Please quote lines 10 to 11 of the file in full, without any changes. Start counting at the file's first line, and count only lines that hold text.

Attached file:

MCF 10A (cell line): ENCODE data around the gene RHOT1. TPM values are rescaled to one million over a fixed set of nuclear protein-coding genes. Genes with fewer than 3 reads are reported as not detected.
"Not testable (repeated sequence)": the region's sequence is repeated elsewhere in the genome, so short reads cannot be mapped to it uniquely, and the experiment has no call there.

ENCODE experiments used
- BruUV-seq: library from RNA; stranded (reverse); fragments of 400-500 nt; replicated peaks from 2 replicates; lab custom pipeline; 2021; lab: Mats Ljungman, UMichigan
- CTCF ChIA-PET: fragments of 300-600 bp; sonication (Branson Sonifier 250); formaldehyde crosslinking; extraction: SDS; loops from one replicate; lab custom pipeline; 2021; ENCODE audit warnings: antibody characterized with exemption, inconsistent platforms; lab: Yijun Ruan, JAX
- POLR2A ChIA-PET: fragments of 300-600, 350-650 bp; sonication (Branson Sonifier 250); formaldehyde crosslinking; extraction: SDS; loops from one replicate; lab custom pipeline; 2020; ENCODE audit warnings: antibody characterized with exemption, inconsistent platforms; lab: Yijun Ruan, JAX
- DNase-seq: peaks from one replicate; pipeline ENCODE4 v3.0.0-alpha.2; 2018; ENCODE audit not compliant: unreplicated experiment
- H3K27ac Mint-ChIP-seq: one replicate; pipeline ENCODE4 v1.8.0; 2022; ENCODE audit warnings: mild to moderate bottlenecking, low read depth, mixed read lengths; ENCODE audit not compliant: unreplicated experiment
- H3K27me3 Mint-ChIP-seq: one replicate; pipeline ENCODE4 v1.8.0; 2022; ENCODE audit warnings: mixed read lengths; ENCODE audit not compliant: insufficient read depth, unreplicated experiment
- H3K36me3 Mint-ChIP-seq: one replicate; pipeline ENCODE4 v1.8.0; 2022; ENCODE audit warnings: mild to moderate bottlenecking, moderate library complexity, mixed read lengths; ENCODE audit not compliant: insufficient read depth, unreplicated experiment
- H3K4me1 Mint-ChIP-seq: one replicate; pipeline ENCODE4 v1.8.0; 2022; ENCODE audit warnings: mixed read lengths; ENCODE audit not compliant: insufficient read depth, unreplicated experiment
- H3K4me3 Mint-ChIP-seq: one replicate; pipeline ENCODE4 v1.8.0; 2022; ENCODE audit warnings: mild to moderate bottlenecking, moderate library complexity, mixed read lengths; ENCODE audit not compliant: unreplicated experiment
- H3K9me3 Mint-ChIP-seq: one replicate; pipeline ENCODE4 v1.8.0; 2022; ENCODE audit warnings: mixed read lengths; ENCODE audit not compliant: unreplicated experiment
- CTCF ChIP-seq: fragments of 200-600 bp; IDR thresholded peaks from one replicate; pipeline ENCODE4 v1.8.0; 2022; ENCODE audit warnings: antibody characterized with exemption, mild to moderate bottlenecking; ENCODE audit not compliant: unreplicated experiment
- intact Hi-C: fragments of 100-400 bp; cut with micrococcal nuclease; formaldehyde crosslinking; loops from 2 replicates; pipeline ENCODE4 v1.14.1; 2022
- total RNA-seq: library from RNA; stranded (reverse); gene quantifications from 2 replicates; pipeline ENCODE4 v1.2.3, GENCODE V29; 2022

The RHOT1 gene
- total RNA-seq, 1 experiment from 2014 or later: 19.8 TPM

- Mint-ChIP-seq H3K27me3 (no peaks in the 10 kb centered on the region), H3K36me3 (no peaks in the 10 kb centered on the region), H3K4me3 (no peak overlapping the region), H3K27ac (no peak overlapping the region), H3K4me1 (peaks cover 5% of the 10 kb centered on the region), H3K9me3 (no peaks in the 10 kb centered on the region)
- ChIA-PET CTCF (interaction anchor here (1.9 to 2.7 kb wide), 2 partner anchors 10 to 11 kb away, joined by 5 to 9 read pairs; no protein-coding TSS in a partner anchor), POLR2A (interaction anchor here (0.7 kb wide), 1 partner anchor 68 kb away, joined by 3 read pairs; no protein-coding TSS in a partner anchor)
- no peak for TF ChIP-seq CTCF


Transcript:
- H3K36me3 Mint-ChIP-seq: one replicate; pipeline ENCODE4 v1.8.0; 2022; ENCODE audit warnings: mild to moderate bottlenecking, moderate library complexity, mixed read lengths; ENCODE audit not compliant: insufficient read depth, unreplicated experiment
- H3K4me1 Mint-ChIP-seq: one replicate; pipeline ENCODE4 v1.8.0; 2022; ENCODE audit warnings: mixed read lengths; ENCODE audit not compliant: insufficient read depth, unreplicated experiment